Linked-In gives a big boost to Irish FDI jobs boom
Dublin attributes 19% growth in employment to the country's political and economic stability
Dublin — Microsoft’s LinkedIn is adding 800 new roles to its European HQ in Dublin, the latest major jobs boost in a record six months for foreign direct investment (FDI) in Ireland.
Similar boosts at Facebook and Salesforce contributed to a 19% year-on-year jump in the number of jobs announced so far in 2019, said the state agency competing for foreign business, attributing the surge to Ireland’s “stable political and economic environment”.
The strong performance underscores the strength of Ireland’s economic recovery, with a robust jobs market nearing full employment despite the risks of a global-growth slowdown and Brexit.
“Ireland’s position for companies going forward is that we will be in Europe and at the centre of Europe, and I think that resonates,” IDA Ireland CEO Martin Shanahan said on Thursday at the launch of an international advertising campaign to highlight the country’s EU membership.
“Our stability and sure-footedness and our consistent pro-enterprise policies are standing Ireland in good stead,” said Shanahan.
Foreign companies account for about one in 10 jobs among Ireland’s more than 2-million workers, benefiting from a corporate tax rate of only 12.5%.
Three years ago, the European Commission ordered Ireland to recover £13bn from Apple, saying the iPhone maker received unfair tax incentives in breach of its state-aid rules. Apple and Dublin are appealing against the ruling.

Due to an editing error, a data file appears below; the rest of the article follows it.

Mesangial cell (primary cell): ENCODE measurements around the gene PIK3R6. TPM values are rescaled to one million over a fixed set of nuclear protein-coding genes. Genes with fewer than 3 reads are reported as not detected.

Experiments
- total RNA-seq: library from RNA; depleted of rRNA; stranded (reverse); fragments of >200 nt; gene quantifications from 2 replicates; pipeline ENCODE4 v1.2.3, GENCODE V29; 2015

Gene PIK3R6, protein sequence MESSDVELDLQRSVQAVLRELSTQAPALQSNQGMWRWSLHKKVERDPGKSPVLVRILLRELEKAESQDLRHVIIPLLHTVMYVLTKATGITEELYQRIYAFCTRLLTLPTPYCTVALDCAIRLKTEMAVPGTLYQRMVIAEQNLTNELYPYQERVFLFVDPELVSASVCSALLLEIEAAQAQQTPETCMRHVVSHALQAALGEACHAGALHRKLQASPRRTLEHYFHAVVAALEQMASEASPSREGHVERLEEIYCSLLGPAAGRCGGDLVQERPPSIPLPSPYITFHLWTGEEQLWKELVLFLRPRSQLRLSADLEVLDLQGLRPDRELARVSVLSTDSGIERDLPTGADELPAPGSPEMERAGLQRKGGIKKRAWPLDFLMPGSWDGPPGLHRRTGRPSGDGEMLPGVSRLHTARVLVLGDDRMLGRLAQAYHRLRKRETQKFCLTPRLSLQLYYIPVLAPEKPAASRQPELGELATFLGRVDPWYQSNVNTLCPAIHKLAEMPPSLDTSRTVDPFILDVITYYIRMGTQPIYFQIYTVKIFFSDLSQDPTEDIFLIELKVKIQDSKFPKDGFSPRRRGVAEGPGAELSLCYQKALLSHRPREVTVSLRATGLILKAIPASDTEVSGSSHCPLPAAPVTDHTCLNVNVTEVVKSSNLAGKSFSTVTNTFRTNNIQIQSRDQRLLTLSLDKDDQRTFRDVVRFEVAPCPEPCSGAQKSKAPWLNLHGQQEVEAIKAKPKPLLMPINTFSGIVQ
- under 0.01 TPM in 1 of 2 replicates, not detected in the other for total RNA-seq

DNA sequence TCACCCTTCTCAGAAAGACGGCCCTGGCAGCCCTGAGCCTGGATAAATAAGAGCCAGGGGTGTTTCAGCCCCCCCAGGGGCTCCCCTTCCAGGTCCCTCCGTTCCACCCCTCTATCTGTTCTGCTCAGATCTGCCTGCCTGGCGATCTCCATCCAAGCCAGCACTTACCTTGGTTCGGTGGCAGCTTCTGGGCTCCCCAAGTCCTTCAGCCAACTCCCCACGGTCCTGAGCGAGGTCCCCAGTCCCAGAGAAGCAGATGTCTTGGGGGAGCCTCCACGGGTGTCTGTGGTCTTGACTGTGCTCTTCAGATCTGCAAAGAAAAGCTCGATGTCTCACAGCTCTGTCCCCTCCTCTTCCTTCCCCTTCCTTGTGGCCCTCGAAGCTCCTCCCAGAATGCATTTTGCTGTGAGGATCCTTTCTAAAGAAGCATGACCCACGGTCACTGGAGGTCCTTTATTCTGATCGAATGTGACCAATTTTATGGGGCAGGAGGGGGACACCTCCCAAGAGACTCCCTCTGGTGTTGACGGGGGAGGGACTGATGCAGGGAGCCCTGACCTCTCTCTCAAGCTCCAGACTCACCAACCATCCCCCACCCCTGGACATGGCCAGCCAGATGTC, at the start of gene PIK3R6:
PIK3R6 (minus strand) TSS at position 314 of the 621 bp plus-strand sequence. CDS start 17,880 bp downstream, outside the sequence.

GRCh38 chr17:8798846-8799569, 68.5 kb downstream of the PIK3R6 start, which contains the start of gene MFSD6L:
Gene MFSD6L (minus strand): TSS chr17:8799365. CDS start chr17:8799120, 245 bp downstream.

But this has done little to slow the flow of multinational jobs into Ireland, with new roles growing at a record pace last year. The 13,500 jobs announced to date in 2019 represented more than FDI firms added in the whole of 2013, when Ireland’s economic recovery took off.
The jobs at LinkedIn, a social network for professionals, will increase its Irish-based workforce to 2,000 over the next year. The company’s new 13,935m² head office Dublin will be completed by the end of 2020.
Facebook, which is building a 5.6ha campus in the city, said in January that it would hire 1,000 more people in Dublin this year. US cloud software maker Salesforce has said it plans to add 1,500 jobs over the next five years, one of the largest job commitments in the 70-year history of the IDA.